Dog Sledding Tour (Whistler)

February 6, 2012

While looking for new snowshoeing trails, we ended driving on the Sea-to-Sky highway. The sunny day brought us views of Mount Garibaldi, the only major Pleistocene age volcano in North America known to have formed upon a glacier.

Mount Garibaldi as seen from Squamish

Just before Whistler you can see the signs of Whistler Olympic Park. The park opened in 2008 and was built at a cost of nearly $120 million Canadian dollars. This venue included three separate stadiums for cross-country skiing, biathon and ski jumping.

Countdown clock for the Sochi 2014 Olympic Winter Games

These days WOP's meat-and-potatoes is a 56 km system of groomed beginner, intermediate and advanced trails wending over plateau and through coastal forest.


To use the snowshoe trails you must pay $14. After the initial shock for something I have always done for free, it was time to continue looking for other destinations.

Coming back we have views of Black Tusk, for the Squamish people, this mountain is known as the "Landing Place of the Thunderbird". The jagged shape of the mountain and its black colouring are said to come from the Thunderbird's lightning.

Black Tusk (2,319 m - 7,608 ft)

After leaving the WOP's gate I saw a road on the right side. After 300 meters I arrived to Blackcomb Dog Sled. I was told it was very unusual to see someone coming on their own because tours are usually brought by shuttle from Whistler.

Those Who Don't Ask Don't Get, and in my case a discount was made.


Part of the tour is a visit to the Puppy Pen. In my case I also ended playing with Gunner, a beautiful German Shepherd and Goliath, the proud father of the puppies.


Dog sled teams are put together with great care. Putting a dog sled team together involves picking leader dogs, point dogs, swing dogs and wheel dogs. The lead dog is very treasured so mushers take particular care of these dogs.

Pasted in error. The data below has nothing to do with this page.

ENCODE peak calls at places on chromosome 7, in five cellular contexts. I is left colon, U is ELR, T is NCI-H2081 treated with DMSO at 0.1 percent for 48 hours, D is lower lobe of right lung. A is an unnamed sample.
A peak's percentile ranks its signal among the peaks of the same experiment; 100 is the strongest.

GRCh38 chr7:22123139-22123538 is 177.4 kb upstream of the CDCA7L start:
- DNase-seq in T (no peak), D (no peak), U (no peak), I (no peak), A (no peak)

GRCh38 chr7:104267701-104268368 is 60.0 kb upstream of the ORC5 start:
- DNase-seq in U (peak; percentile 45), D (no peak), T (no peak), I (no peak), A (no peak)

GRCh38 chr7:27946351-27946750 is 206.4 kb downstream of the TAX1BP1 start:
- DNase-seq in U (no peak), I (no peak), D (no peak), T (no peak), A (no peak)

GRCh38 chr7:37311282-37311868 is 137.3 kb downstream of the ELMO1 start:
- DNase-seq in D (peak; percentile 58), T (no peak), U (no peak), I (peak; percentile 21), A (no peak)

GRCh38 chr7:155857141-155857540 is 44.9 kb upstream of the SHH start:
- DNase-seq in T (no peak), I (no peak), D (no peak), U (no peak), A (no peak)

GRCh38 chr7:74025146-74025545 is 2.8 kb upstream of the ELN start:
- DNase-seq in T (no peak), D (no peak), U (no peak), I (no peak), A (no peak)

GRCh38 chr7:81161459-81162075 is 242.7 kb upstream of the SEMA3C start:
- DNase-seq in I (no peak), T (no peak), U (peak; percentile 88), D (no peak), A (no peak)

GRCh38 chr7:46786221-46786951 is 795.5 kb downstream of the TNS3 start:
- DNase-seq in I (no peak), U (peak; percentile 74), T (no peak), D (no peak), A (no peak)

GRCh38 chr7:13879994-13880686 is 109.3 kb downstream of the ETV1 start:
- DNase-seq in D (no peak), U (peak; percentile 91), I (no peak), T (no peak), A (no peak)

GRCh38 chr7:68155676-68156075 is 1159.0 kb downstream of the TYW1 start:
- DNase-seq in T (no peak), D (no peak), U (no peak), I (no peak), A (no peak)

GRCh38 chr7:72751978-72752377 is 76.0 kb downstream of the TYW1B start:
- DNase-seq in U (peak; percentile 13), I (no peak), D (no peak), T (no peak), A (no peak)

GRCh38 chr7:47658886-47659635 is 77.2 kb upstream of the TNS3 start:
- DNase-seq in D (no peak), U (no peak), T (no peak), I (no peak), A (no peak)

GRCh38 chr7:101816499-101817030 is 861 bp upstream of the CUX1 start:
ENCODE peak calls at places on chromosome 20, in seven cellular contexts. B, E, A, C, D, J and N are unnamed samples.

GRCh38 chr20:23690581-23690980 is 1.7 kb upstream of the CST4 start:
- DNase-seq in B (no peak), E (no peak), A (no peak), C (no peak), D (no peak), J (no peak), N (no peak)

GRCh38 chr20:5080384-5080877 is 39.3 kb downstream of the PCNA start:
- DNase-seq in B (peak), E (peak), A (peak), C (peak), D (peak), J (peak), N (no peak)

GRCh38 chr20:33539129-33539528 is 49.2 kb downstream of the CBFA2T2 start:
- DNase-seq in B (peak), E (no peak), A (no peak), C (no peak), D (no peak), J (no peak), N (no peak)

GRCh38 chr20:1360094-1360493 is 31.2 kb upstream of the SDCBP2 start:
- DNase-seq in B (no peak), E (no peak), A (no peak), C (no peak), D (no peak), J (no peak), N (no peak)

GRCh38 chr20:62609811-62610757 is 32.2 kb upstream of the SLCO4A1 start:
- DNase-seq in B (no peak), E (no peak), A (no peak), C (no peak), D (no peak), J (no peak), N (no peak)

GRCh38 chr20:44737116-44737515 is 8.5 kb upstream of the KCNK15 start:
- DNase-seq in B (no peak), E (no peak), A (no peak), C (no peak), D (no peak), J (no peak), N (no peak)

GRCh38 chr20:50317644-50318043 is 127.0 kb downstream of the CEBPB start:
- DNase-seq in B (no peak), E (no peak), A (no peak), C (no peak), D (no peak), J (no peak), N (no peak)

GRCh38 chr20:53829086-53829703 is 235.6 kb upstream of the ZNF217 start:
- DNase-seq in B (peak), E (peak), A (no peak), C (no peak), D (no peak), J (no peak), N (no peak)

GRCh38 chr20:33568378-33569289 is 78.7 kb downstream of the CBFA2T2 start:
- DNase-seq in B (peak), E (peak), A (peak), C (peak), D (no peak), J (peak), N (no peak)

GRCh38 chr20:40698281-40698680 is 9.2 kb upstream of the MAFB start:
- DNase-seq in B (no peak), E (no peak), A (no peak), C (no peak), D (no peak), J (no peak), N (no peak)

Safety Talk (always get out from the left side)

Several distinct dog breeds are in common use as sled dogs, although any sized breed may be used to pull a sled. Purebreed sled dogs range from the well-known Siberian Husky and Alaskan Malamute to rarer breeds such as the Mackenzie River Husky or the Canadian Eskimo Dog (Canadian Inuit Dog).


Sled dogs are expected to demonstrate two major qualities in their work (apart from basic physical capability to pull sleds). Endurance is needed to travel the distances demanded in dogsled travel, which may be anything from 5 to 80 mi (8 to 129 km) or more a day.


Speed is needed to travel the distance in a reasonable length of time. Over longer distances, average traveling speed declines to 10 to 14 mph (16 to 23 km/h). In poor trail conditions, sled dogs can average 6 or 7 mph (9.7 or 11 km/h).


The business around the area was afected for the alleged inhumane slaughtering of sled dogs by Howling Dog Tours Whistler. On May 5, 2011 B.C. SPCA investigators removed 56 bodies from a grave near Whistler.

In December 2011, Joey Houssian, owner of the company, donated all company assetts for a not-for-profit foundation called the Sled Dog Foundation.

Golden Ears

The foundation now owns and manage the sledding operation, with proceeds going towards the improvement of animal welfare for sled dogs.

For Blackcomb Dog Sled, the dogs are well treated, are approachable and mellow. They can appear thin because they are a husky/hound cross and they burn up to 6,000 calories a day. For this reason they are fed high-protein dog food and raw meat.

Sunset at Howe Sound

When a sled dog is about 10 years old, or has injuries or other circumstances that prevent it from running, it is retired. Some mushers keep retired sled dogs as pets, some sell or give them to other people, and some are scooped up by rescue groups to be cared for and/or placed in a new home. Life expectancy for sled dogs is around 12 to 15 years

How to get there


Visit Blackcomb Dog Sled for instructions.

Otherwise, if you want to try your luck, from Vancouver drive towards Whistler and look for the signs for Whistler Olympic Park. The entrance is three kilometers before the ticket booth. You will see a bunch of parked cars on the left side brought by rogue cross-country skiers and snowshoers. Drive 300 meters, put a big smile and cross your fingers there are some spots available.

Driving distance from Vancouver: 120 km (74.5 mi)
Driving time from Vancouver: Approx. 2 hours


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